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IMF review of rules for Ukraine’s benefit may set serious precedent for international law

October 29, 2015, 21:59 UTC+3 KIEV
The IMF may set a serious precedent, showcasing that the previous system of international law and rules of the game for global organizations are collapsing as those rules are becoming more politicized
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© AP Photo/Jose Luis Magana

KIEV, October 29. /TASS/. The International Monetary Fund (IMF) will set a serious precedent in case it carries on its lending program for Ukraine despite Kiev’s refusal to repay $3 bln to Moscow, Ukraine’s former minister of economy and financial expert Victor Suslov told TASS on Thursday, adding that this kind of decision would have been purely political and would have demonstrated revamping of the whole system of international law.

"The IMF may set a serious precedent, showcasing that the previous system of international law and rules of the game for global organizations are collapsing as those rules are becoming more politicized," Suslov said when commenting the information that the IMF is ready to change requirements for granting loans in order to provide Kiev with an opportunity to receive another credit tranche even if Kiev announces Russia’s loan default.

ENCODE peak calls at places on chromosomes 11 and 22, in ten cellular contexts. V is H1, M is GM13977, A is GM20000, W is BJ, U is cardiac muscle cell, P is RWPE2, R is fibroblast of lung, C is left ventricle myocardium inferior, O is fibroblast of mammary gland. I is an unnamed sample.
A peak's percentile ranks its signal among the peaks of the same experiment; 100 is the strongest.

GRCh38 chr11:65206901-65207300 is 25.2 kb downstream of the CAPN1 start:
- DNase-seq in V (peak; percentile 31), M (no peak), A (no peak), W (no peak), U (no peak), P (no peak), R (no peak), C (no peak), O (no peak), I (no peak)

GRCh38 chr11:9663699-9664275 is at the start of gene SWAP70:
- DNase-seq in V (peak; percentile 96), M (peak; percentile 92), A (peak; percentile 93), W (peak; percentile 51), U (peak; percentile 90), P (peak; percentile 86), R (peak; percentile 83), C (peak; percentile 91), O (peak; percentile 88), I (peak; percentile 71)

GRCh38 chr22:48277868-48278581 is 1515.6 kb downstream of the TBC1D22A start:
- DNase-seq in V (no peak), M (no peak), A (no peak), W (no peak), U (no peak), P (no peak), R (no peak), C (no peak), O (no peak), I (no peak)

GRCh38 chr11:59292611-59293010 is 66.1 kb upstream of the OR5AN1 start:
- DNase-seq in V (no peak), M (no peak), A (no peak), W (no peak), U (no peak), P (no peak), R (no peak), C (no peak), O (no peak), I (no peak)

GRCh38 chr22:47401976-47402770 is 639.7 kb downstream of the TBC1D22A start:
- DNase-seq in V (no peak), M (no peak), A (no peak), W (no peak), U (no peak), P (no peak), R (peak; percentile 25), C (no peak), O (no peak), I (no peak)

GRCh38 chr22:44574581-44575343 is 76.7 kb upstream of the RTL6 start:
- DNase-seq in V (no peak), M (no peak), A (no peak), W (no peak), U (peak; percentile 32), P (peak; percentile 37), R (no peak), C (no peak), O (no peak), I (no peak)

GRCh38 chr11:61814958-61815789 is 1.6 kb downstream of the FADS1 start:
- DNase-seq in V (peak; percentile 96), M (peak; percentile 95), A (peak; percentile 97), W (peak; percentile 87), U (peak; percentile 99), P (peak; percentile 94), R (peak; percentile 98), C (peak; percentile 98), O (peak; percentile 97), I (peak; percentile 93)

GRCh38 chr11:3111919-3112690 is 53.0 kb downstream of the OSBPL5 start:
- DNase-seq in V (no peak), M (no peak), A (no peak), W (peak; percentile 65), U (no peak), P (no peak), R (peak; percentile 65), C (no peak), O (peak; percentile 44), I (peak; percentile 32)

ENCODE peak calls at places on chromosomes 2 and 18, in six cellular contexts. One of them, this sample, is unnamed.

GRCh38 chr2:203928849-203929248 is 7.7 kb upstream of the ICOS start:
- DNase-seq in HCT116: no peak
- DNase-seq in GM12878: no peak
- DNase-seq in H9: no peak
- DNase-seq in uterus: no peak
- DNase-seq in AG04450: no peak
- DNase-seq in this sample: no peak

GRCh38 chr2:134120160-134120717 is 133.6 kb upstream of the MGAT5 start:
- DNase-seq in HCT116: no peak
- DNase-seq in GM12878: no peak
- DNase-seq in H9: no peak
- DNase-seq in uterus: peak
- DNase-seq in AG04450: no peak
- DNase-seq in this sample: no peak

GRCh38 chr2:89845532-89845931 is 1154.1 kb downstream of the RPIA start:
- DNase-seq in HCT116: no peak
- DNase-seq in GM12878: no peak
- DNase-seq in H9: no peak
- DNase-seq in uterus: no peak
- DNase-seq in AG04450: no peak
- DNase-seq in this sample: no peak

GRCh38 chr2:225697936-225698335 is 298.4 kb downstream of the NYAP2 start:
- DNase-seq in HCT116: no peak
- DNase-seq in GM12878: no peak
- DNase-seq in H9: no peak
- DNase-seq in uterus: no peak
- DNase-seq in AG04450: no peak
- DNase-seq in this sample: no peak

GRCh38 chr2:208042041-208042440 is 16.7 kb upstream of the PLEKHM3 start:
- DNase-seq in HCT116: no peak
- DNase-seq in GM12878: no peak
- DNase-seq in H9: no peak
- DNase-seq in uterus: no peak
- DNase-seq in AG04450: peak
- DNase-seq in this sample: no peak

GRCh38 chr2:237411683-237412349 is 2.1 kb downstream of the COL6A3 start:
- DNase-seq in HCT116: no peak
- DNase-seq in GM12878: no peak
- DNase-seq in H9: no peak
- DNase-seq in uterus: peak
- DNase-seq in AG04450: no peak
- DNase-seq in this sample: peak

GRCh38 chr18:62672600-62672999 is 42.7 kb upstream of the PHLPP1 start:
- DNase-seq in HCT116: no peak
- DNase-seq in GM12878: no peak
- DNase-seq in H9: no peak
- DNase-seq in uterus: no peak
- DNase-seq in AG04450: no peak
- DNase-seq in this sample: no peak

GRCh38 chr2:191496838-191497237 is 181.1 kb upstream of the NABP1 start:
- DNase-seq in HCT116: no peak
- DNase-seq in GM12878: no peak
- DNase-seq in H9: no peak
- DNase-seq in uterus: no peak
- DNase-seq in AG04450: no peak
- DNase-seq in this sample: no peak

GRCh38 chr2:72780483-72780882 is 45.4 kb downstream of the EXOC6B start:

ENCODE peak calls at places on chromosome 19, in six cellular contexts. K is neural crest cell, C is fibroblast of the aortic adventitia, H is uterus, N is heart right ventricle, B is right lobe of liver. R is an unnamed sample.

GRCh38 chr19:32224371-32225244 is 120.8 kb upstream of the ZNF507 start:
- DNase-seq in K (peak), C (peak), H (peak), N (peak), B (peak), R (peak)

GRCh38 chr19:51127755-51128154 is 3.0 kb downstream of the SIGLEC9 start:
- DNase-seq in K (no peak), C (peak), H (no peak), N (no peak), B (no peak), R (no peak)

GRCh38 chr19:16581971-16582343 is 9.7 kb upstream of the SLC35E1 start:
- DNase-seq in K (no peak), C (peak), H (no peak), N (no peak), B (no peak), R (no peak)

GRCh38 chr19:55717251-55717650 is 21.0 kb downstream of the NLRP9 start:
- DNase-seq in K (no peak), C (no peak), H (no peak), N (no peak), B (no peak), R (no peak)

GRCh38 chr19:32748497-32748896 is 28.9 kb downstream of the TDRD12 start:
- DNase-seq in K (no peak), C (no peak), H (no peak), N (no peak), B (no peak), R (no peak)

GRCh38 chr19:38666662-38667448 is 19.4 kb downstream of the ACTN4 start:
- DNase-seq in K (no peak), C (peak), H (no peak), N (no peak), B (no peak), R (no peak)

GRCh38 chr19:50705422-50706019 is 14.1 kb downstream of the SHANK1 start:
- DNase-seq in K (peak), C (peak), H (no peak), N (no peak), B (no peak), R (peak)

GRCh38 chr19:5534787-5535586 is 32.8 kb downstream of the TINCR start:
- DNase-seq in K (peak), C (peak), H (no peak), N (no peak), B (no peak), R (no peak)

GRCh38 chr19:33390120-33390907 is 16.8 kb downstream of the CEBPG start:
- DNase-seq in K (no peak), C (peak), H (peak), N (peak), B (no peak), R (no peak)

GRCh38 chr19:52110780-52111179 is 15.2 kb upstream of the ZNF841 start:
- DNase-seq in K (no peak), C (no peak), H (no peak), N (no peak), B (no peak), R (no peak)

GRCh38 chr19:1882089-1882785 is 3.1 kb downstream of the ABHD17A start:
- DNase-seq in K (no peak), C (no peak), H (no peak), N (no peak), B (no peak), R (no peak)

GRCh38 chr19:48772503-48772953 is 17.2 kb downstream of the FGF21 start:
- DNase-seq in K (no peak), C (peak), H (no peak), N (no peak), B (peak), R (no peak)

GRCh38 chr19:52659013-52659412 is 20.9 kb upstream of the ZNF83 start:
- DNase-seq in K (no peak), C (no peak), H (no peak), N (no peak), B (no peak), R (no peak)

"The statements made by the IMF evidence that the fund is ready to review its rules for Ukraine’s benefit. Even in case the credit (to Russia — TASS) is acknowledged as intergovernmental and Kiev does not repay it the IMF will still provide lending to Ukraine," Suslov said.

In December 2013, the presidents of Russia and Ukraine Vladimir Putin and Viktor Yanukovych agreed that Moscow would grant Kiev a credit worth $15 billion through the placement of Ukrainian securities. Under this program bonds for 3 billion dollars were placed on the Irish Stock Exchange on December 20, 2013. Russia purchased the bonds using the funds from its National Welfare Fund.

As was reported earlier Russian Finance Minister Anton Siluanov said if Kiev fails to pay $3 billion in December, Moscow would go to court. "If in December, the debt is not repaid, appropriate legal action will be taken to protect the interests of the Russian Federation as a creditor," the Minister said. He added that "the Ukrainian authorities had been repeatedly informed by the Russian side that Russia expects debt payment in full and on time".

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